“Hopefully there is an agreement or, in any case, if you have to fall off the cliff, let it be with the least possible damage,” concludes Varela.

In this sense, this Tuesday also, the Minister of Foreign Affairs, European Union and Cooperation, Arancha González Laya, in an interview with RNE, once again insisted that Spain and the United Kingdom have “inalienable claims” on the sovereignty of Gibraltar but has also assumed that it is necessary to put aside the “excuses” and “resolve the practical issues” of the citizens. The previous day, the possibility of a hard Brexit had added the protests of all the mayors of Campo de Gibraltar, that of the Work Table for La Línea, all the spokesmen of said City Council and the majority unions on one side and the other of the Gate. That day, the minister had threatened that if an agreement was not reached to facilitate mobility through the Gate, “on a smaller scale, one of the consequences may be that queues similar to those we have seen in Dover” form. He also listed another long series of daily inconveniences for Gibraltarians, from access to Spanish Social Security or the validity of their driving licenses. The minister also clarified then that the negotiation is not stuck because Spain wants its police to exercise control in the port and the Gibraltar airport, if the final solution lies in the incorporation of the Rock into the Schengen area.

The mayor of Algeciras, Jose Ignacio Landaluce, of the Popular Party and one of the signatories of the declaration of the Council of Mayors of Campo de Gibraltar demanding an agreement on this matter, has once again insisted that the same affection should be given to Brexit in Campo de Gibraltar as has been shown with the border of Ireland. And, by his side, Ana Mestre, deputy delegate of the Government of the Junta de Andalucía in the province of Cádiz, has insisted that “we need a Brexit that does not harm the Campo de Gibraltar or the Campo de Gibraltar. We expect a government of Spain that is sensitive but at the same time strong and implacable vis-à-vis Europe and the United Kingdom, and above all, in the defense of this region and of cross-border workers.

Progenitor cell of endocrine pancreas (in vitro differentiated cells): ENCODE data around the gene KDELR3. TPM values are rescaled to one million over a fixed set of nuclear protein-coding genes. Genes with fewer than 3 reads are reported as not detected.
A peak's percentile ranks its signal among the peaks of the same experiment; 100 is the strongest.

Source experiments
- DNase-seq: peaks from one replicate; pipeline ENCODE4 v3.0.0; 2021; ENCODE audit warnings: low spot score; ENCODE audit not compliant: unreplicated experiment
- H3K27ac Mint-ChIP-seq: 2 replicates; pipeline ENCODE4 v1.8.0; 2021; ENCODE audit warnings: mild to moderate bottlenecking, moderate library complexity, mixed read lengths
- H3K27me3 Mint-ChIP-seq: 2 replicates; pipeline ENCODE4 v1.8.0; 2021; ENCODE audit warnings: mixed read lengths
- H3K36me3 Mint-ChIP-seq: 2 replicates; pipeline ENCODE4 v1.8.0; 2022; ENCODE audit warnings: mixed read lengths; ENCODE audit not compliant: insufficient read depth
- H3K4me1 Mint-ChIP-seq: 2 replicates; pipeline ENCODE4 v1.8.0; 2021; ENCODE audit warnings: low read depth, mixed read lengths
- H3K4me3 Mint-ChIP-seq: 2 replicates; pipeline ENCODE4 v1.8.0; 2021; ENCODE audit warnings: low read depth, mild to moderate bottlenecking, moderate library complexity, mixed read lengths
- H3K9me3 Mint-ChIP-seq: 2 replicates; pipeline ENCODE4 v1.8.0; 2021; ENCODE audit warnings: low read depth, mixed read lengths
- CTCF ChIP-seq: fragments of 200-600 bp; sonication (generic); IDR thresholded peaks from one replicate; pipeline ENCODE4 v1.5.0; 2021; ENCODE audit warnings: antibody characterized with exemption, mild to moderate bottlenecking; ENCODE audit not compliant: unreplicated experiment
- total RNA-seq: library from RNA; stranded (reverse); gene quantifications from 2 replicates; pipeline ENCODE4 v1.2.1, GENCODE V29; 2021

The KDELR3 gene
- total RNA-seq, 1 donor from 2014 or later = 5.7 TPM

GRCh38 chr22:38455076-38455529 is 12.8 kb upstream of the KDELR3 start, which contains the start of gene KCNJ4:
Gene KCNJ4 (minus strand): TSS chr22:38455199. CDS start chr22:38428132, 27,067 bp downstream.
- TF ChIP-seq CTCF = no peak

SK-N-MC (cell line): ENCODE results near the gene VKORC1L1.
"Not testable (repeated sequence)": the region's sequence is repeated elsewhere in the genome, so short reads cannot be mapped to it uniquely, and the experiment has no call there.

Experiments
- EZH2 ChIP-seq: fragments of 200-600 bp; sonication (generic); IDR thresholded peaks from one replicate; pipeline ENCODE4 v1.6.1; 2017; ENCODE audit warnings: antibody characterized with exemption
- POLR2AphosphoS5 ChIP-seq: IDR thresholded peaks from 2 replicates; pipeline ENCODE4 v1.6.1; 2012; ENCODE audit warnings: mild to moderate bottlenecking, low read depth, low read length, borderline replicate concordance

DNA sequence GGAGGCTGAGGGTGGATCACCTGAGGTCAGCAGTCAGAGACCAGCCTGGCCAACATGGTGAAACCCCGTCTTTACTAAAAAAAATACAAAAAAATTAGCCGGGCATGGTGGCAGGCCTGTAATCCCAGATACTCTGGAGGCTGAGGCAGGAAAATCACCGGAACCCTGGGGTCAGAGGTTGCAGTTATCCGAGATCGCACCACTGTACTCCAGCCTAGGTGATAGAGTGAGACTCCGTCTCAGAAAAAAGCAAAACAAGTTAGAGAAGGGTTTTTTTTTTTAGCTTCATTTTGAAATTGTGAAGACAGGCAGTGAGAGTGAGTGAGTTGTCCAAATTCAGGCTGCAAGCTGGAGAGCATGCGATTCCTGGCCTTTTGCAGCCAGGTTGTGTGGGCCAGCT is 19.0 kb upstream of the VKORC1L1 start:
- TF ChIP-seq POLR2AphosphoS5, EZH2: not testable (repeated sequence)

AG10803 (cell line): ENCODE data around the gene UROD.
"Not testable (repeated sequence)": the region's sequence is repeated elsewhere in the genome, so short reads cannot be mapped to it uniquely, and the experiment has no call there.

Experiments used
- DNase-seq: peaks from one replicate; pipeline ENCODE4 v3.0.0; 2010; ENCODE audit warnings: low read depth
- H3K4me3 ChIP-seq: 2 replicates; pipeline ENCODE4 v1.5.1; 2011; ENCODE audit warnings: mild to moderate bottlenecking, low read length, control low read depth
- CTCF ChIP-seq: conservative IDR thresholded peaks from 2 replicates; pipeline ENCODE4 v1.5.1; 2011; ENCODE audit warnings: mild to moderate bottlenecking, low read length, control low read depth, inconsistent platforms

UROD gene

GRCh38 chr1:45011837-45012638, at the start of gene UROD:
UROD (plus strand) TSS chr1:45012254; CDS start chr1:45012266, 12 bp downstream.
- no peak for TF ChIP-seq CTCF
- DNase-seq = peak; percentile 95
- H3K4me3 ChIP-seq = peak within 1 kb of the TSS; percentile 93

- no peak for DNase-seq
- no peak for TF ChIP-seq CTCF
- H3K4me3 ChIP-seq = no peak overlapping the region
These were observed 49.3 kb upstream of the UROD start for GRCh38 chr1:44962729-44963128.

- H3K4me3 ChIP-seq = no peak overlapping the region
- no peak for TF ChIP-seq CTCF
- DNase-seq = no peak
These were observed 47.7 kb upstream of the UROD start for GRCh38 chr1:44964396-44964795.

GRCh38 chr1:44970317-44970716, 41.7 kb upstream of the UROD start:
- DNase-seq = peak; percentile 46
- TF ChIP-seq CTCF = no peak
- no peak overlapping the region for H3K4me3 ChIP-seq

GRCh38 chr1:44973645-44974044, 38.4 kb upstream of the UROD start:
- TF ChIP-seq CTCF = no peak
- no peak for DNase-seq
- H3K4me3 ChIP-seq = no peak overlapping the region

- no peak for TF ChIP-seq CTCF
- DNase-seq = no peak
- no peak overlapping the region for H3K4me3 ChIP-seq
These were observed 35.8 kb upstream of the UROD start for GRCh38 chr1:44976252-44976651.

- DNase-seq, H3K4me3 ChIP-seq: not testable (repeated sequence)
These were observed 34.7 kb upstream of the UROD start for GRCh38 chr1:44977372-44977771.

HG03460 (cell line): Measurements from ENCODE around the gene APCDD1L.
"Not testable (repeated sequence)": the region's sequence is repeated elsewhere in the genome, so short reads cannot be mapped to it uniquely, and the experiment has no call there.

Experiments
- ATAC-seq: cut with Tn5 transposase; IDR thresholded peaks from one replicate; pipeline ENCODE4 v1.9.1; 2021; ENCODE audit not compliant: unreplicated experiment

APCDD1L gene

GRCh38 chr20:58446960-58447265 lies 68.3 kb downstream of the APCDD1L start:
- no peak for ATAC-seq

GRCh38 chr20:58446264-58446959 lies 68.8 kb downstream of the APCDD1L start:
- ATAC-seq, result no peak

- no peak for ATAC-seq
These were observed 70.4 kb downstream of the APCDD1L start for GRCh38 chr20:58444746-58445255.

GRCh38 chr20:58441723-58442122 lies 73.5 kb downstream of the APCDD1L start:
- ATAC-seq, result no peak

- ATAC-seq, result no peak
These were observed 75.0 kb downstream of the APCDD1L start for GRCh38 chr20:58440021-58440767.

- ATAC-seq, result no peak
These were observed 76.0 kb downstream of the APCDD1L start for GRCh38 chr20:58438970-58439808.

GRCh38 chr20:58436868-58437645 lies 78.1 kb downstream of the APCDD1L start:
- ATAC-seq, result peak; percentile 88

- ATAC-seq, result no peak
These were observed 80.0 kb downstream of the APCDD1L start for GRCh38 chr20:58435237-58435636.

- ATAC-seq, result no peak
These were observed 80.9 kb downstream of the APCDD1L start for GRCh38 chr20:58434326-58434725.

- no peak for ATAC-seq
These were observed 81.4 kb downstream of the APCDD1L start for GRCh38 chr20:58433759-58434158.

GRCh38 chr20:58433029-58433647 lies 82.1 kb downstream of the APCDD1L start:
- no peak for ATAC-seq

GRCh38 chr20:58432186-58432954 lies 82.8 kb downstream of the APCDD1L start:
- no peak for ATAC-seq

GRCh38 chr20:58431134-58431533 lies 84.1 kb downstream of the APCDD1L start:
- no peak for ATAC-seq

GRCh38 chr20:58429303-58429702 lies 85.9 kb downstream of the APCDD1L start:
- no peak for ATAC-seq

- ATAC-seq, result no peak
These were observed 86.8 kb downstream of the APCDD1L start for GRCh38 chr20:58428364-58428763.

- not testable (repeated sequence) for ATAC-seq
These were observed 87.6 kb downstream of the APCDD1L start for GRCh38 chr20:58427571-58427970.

He also assured that the 112 measures promised by the Junta de Andalucía to mitigate the effects of Brexit in the area had been 65% fulfilled, but there is not the same confidence in this in other political parties in the region.

For his part, Cross-Border Group, which brings together unions, businessmen and associations from both sides of the Gate, has shown its “maximum uncertainty” regarding this negotiation. In a letter addressed to the President of the Government of Spain, the Prime Minister of the United Kingdom and the Chief Minister of Gibraltar, the members of that entity assure that they attend this process “expectantly and very concerned”.

The Chamber of Commerce, GGCA, GSFB, GTA / NASUWT, Unite the Union, on the Gibraltarian side, as well as the Confederation of Entrepreneurs of the Province of Cádiz, the Association of the Small and Medium-sized Company of La Línea, form ranks in this Group. CCOO, UGT and the Campo de Gibraltar Chamber of Commerce, Industry and Navigation.

“We would like to send you our appeal regarding the need for you to reach an agreement that allows the development of an area of ​​shared prosperity, so necessary for the Campo de Gibraltar Region and for Gibraltar (…). As you know perfectly well, there is an interdependence not only economic, but also social in this area, how can one expect from neighboring populations that are forced to understand each other in order to live together. These ties that unite us make it necessary for pragmatism to reign in the negotiation and for the interests of citizens to be placed above any other issue ”.

The letter, in a cordial but restless tone, concludes with the following words: “We consider, and we believe we share with you, that the main objective of a government is to respond to the demands and aspirations of its governed, especially when these are legitimate and reasonable such as those in which the Gibraltarian and Campo-Gibraltarian citizenship stars; being for this reason that we reiterate our call for an agreement that allows us a peaceful coexistence and common development between the communities that inhabit both territories ”.

“If your governments have been able to reach a general agreement for Brexit, we are firmly convinced that they can use that same spirit and talent to offer us a solution to the citizens of the Campo de Gibraltar and Gibraltar.”